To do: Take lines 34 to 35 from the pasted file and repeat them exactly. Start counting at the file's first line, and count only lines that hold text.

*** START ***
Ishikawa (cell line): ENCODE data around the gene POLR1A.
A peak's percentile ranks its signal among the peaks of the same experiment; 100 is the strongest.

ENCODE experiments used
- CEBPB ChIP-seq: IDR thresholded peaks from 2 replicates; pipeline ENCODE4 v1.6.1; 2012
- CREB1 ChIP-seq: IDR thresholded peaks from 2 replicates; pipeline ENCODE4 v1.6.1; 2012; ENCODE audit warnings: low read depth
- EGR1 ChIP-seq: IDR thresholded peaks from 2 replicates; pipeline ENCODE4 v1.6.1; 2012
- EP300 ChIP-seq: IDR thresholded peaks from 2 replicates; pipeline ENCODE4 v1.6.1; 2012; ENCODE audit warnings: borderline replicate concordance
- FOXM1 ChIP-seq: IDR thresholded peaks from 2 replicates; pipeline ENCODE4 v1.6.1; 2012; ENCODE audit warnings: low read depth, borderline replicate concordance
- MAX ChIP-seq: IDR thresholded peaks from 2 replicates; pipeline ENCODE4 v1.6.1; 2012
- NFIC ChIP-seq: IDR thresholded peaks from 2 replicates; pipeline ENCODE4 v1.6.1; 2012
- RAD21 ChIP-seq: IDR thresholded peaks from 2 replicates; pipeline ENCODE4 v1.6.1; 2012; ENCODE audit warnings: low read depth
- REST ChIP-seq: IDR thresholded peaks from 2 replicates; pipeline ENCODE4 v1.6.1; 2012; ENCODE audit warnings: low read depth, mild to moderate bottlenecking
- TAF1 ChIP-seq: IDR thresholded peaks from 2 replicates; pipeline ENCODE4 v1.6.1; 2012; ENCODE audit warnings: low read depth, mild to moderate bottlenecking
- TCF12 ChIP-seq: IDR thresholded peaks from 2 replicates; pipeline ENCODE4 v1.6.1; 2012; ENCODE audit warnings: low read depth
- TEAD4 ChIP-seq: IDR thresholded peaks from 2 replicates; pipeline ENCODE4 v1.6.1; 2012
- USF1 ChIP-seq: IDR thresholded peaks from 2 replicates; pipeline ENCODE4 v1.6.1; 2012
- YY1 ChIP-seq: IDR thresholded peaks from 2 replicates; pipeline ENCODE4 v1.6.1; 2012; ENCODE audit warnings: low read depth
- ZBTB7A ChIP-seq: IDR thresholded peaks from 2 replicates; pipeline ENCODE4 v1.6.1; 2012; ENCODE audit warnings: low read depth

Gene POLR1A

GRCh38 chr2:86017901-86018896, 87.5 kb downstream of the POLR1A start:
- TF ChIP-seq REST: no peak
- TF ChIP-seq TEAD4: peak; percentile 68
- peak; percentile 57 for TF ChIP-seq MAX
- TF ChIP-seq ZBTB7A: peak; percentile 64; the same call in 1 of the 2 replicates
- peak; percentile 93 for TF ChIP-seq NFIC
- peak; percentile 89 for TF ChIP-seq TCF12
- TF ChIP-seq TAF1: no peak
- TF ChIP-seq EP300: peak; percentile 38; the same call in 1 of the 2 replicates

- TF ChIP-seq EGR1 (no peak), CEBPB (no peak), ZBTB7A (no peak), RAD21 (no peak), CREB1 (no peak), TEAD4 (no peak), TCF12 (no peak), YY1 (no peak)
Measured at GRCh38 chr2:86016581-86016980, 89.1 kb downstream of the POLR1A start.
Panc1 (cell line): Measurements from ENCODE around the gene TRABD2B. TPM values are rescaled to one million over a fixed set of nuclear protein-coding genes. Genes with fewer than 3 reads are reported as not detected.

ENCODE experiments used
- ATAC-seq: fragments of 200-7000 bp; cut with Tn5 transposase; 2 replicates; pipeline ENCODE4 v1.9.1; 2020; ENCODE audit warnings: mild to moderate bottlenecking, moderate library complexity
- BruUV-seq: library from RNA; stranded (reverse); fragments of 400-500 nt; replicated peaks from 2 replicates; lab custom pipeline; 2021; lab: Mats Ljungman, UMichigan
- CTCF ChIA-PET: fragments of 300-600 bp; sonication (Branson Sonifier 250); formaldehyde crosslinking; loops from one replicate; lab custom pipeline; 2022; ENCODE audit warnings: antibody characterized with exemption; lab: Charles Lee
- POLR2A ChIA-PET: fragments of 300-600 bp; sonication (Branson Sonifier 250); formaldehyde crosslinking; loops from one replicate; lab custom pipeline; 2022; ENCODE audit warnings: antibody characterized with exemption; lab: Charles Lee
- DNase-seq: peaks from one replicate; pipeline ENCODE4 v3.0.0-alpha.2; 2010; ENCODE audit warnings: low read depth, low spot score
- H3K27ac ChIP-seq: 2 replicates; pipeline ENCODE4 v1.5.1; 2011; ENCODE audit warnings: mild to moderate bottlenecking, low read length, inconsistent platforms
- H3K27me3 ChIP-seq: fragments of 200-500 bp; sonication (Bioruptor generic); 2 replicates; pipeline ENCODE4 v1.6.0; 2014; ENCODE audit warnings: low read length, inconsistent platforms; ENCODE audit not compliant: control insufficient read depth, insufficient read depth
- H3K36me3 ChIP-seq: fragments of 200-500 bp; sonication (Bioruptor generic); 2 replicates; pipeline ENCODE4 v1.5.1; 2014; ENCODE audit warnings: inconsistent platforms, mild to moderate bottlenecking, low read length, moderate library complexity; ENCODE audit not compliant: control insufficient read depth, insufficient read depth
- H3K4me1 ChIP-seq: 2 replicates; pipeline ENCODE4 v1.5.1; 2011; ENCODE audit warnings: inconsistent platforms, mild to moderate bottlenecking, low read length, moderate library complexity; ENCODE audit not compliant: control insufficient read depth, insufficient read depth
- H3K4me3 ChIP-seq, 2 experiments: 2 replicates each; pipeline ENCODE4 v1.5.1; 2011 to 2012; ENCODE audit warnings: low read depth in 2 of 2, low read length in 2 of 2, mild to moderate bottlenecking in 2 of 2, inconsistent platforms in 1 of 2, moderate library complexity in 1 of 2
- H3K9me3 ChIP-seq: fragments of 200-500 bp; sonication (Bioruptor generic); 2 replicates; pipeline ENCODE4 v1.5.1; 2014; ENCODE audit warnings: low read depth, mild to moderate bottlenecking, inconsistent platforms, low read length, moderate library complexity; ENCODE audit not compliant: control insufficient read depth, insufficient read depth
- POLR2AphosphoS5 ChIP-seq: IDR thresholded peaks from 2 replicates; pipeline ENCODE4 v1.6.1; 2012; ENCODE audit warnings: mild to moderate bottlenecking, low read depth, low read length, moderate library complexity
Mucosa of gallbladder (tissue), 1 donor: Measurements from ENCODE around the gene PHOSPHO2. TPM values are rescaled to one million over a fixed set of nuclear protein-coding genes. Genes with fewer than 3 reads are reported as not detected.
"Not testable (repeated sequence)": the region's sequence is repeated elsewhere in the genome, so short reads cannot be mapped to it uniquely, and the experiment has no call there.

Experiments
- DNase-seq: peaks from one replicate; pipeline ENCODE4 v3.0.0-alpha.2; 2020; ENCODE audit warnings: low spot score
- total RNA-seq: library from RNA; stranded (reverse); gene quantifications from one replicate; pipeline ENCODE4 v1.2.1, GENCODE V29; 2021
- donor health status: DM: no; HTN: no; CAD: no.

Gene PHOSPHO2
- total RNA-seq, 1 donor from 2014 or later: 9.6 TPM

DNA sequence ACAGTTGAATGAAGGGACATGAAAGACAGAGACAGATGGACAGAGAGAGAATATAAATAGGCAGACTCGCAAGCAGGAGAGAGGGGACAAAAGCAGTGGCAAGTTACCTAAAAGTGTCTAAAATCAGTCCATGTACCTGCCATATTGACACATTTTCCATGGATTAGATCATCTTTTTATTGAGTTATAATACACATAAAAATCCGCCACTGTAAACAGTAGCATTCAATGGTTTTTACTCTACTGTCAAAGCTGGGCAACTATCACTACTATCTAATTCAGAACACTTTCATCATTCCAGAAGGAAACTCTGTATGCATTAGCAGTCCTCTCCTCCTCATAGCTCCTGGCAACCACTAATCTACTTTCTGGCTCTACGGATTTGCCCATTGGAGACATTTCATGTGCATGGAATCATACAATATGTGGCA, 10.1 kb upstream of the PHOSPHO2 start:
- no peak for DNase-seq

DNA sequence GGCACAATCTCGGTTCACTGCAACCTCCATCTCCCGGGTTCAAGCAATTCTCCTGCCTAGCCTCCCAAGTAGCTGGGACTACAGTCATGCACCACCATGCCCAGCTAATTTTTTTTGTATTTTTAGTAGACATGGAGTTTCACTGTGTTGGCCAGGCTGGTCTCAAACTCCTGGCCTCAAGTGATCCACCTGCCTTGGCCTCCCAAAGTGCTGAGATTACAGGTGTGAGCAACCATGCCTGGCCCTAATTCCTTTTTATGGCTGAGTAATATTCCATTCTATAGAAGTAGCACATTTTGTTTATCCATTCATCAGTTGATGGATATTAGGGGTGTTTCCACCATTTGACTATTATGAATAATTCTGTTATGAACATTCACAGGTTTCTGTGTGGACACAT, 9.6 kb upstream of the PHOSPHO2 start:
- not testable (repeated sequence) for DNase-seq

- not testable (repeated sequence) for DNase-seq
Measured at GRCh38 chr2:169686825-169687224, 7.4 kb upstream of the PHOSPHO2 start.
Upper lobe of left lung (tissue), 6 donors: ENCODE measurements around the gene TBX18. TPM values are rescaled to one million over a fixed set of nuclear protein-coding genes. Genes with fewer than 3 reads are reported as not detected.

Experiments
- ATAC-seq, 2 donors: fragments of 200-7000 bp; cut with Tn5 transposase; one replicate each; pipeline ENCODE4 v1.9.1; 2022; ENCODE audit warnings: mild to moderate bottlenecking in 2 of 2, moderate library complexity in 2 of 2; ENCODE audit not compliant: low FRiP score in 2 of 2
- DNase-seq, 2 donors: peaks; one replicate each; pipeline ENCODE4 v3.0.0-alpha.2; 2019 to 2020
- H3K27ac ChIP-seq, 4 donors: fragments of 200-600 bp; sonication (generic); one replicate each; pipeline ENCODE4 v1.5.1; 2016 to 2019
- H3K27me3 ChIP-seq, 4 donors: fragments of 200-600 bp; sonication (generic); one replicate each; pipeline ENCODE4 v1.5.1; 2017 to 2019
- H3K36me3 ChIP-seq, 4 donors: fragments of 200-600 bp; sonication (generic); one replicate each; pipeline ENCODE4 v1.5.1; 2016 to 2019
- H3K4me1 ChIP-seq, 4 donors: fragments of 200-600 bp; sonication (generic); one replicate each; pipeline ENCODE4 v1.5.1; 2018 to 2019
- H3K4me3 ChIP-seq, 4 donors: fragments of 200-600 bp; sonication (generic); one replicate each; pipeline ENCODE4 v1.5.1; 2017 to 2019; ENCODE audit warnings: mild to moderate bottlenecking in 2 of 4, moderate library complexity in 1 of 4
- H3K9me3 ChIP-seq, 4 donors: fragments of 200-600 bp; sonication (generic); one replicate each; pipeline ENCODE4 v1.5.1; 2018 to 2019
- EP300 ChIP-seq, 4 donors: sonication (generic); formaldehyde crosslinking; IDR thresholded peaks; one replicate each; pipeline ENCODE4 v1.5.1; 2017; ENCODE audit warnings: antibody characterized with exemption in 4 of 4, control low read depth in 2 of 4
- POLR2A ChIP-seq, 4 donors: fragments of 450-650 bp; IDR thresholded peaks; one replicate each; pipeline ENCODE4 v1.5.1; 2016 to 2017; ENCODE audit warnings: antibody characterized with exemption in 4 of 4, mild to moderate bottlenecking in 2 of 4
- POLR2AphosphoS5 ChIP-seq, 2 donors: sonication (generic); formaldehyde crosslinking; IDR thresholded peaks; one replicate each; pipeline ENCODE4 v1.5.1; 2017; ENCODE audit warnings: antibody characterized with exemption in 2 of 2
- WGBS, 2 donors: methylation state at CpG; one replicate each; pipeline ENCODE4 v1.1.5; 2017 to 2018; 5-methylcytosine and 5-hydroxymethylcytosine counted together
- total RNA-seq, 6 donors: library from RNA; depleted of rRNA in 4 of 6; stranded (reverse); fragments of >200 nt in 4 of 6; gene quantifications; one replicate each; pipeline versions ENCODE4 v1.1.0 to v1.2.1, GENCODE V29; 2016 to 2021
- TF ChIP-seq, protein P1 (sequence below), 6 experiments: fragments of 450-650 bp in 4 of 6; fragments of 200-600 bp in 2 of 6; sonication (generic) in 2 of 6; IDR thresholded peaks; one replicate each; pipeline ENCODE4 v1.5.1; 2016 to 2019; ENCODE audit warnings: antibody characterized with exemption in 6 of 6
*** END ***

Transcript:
- BruUV-seq: library from RNA; stranded (reverse); fragments of 400-500 nt; replicated peaks from 2 replicates; lab custom pipeline; 2021; lab: Mats Ljungman, UMichigan
- CTCF ChIA-PET: fragments of 300-600 bp; sonication (Branson Sonifier 250); formaldehyde crosslinking; loops from one replicate; lab custom pipeline; 2022; ENCODE audit warnings: antibody characterized with exemption; lab: Charles Lee